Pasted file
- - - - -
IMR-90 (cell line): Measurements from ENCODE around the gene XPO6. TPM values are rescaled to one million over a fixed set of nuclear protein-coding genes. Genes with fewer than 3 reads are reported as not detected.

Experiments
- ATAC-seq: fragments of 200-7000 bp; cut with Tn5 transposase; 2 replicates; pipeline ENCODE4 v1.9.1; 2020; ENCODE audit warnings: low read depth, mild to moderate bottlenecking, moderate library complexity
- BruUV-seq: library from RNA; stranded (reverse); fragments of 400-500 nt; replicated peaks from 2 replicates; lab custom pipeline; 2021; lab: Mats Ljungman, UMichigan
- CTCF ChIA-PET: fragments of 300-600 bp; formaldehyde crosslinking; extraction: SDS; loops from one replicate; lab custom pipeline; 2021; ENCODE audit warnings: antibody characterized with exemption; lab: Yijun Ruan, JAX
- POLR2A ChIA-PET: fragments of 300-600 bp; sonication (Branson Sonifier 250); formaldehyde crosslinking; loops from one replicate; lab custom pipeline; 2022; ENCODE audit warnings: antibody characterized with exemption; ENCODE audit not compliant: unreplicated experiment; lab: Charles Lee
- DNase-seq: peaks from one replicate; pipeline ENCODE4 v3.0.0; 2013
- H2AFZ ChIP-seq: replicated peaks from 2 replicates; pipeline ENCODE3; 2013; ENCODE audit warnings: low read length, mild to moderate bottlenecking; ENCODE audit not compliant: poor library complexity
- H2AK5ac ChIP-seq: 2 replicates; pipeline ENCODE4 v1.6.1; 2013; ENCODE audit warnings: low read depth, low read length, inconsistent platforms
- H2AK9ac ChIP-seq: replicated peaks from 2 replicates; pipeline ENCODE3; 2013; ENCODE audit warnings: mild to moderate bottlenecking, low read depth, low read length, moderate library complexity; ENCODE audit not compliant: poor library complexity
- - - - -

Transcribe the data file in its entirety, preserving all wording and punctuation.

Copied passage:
IMR-90 (cell line): Measurements from ENCODE around the gene XPO6. TPM values are rescaled to one million over a fixed set of nuclear protein-coding genes. Genes with fewer than 3 reads are reported as not detected.

Experiments
- ATAC-seq: fragments of 200-7000 bp; cut with Tn5 transposase; 2 replicates; pipeline ENCODE4 v1.9.1; 2020; ENCODE audit warnings: low read depth, mild to moderate bottlenecking, moderate library complexity
- BruUV-seq: library from RNA; stranded (reverse); fragments of 400-500 nt; replicated peaks from 2 replicates; lab custom pipeline; 2021; lab: Mats Ljungman, UMichigan
- CTCF ChIA-PET: fragments of 300-600 bp; formaldehyde crosslinking; extraction: SDS; loops from one replicate; lab custom pipeline; 2021; ENCODE audit warnings: antibody characterized with exemption; lab: Yijun Ruan, JAX
- POLR2A ChIA-PET: fragments of 300-600 bp; sonication (Branson Sonifier 250); formaldehyde crosslinking; loops from one replicate; lab custom pipeline; 2022; ENCODE audit warnings: antibody characterized with exemption; ENCODE audit not compliant: unreplicated experiment; lab: Charles Lee
- DNase-seq: peaks from one replicate; pipeline ENCODE4 v3.0.0; 2013
- H2AFZ ChIP-seq: replicated peaks from 2 replicates; pipeline ENCODE3; 2013; ENCODE audit warnings: low read length, mild to moderate bottlenecking; ENCODE audit not compliant: poor library complexity
- H2AK5ac ChIP-seq: 2 replicates; pipeline ENCODE4 v1.6.1; 2013; ENCODE audit warnings: low read depth, low read length, inconsistent platforms
- H2AK9ac ChIP-seq: replicated peaks from 2 replicates; pipeline ENCODE3; 2013; ENCODE audit warnings: mild to moderate bottlenecking, low read depth, low read length, moderate library complexity; ENCODE audit not compliant: poor library complexity